Two weeks have gone by since my last post.
This is partly because I am worn out from all the professional activities that I’ve pursued since my new grant adventures began in May. After attending the NORDP Annual Conference sessions with titles like “Maximizing Efficiency: A Case Study in How to Avoid Saying ‘No’ in a Resource-Limited Office,” and having 3½ months to reflect on my “off” time, I’ve decided that I don’t advocate this crash-and-burn philosophy. Rather than burn out, it’s better to share my reality. Right here.
While hard, saying ‘no,’ is probably inevitable. Well, eventually. Not ‘no’ to a person or activity, in this case.
Some who learn of my new “self-employed” status have various thoughts on how I might (or should) be spending my time, i.e.:
- “It would be nice to sleep in.” (I haven’t been sleeping in.)
- “You must love having time off.” (I haven’t taken an actual vacation yet.)
- “You should think about what you like to do.” (I already know what I like – and don’t.)
In addition to being an artist, a memoir writer, and a swim-bike-runner, I’m an information and a deadline addict. So I’ve been working even harder than when I had a (more than) full-time job position. Without the comfort of a steady paycheck, “standard” hours, or interaction with familiar staff, now the stakes are even higher.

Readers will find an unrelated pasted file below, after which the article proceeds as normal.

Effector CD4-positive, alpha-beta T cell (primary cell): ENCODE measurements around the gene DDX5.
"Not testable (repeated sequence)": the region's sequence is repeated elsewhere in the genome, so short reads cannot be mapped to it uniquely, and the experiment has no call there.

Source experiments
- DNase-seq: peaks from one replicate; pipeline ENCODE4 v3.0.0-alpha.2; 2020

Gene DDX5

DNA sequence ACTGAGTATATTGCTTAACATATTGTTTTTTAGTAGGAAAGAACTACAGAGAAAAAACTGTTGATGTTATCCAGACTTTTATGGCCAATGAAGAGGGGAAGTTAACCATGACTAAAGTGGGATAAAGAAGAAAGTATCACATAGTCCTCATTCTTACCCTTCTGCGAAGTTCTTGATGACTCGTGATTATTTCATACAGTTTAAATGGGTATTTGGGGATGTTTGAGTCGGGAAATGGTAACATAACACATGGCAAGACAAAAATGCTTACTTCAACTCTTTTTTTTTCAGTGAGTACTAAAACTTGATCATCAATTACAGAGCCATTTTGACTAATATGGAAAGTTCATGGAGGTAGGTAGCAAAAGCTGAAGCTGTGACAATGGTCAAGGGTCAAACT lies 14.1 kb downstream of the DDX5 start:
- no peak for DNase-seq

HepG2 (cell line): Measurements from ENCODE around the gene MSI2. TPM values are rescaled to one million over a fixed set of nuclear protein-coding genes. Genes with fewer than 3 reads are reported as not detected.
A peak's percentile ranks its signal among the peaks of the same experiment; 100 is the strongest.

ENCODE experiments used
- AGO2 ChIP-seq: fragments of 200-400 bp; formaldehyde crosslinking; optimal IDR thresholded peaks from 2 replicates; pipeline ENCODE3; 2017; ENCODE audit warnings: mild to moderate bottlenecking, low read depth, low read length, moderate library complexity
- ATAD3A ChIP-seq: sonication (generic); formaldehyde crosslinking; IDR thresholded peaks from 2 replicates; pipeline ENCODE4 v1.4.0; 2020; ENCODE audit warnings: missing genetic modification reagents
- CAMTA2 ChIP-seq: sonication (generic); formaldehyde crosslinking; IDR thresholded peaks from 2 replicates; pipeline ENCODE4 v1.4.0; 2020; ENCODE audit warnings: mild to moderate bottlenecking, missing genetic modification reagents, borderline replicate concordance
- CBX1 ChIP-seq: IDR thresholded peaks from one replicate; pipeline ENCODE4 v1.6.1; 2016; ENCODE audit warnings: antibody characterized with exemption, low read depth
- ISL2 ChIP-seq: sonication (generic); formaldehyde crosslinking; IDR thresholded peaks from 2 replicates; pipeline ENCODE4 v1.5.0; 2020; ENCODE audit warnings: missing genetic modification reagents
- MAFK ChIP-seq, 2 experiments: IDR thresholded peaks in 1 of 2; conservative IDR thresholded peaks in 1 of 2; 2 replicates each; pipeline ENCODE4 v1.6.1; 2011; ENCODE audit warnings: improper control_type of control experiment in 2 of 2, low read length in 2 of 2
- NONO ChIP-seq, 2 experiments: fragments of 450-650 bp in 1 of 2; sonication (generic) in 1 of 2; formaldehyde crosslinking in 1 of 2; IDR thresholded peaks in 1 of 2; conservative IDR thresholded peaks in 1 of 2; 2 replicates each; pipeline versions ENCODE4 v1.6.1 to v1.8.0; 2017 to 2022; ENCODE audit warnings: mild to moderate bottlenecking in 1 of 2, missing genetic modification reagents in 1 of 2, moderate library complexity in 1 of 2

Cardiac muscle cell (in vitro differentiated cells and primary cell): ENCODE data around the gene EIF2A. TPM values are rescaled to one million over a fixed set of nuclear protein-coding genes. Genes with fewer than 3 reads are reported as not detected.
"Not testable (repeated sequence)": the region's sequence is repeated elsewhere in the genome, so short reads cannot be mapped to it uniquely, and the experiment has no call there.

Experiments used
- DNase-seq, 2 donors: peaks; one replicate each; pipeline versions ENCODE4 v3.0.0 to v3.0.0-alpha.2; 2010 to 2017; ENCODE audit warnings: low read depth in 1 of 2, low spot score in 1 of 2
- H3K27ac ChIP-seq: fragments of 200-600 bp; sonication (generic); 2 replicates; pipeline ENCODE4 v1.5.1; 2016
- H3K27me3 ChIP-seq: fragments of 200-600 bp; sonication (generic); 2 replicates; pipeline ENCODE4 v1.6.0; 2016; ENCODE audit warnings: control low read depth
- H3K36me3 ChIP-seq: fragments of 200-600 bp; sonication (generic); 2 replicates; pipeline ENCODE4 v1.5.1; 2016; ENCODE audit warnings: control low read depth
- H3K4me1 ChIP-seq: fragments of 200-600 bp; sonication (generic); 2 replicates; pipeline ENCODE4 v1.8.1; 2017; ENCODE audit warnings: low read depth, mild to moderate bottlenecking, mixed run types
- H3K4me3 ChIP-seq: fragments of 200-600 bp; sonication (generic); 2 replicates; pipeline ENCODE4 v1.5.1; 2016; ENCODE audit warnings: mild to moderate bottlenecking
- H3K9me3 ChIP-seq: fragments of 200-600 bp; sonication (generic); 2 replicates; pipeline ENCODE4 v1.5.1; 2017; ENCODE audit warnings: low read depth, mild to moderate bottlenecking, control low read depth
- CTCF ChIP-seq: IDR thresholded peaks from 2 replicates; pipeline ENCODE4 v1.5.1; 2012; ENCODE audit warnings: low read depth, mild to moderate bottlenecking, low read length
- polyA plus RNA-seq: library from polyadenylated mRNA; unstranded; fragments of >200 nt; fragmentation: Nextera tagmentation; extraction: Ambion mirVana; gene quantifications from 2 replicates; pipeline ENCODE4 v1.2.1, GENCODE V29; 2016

I love learning new things; but I don’t approach this process in a simple or random fashion. Fragmented material gets tied to goals. Lacking a job description to strive towards, I have envisioned a series of new bins with subtopics to tackle. Meanwhile, keeping some habits alive.
Checking the NIH Guide for Grants and Contracts. Reading “Rock Talk.” Tues New York Times Science Times.
In essence, I’ve applied my personal trainer’s FITNESS CALENDAR approach to my labor flow. Daily, weekly, and monthly goals drive my time. And they are set at the beginning of each month. Freed from the imposed structure of the “typical” work day – commuting, in person meetings, and so on – early on I decided to create an alternative structure.
The key to this transition was what so many grant professionals love: THE LIST.
“Lists of what?” you might ask?
A truism in grant and in scientific work: You’ll never keep up with the pace of information. But you can set parameters for growth. And a feasible list to match. Within each subt opic, I’ve got a series of narrowly focused interests; and on my calendar, the steps to pursue them. Always going back to the spirit of the ultimate objective.
Some of my activities are, most definitely, income generating. Others, no less crucial, are credential building. Participating on the executive boards of grant professional organizations (like NORDP and GPA), for example. Each of these boards and the composite members are quite distinct in composition, constituency and operation style. From these colleagues, I continue to learn valuable lessons – outside of the content I am so accustomed to mastering in science – in how to command meetings, organize material, and tackle grant challenges.
Right now, I plan to say “yes” to all the opportunities that arise. Information goals, however, need to be partitioned and attached to a deadline. I’ll be practicing how to demark this virtual “no” line as I follow the explorations that my home office has triggered.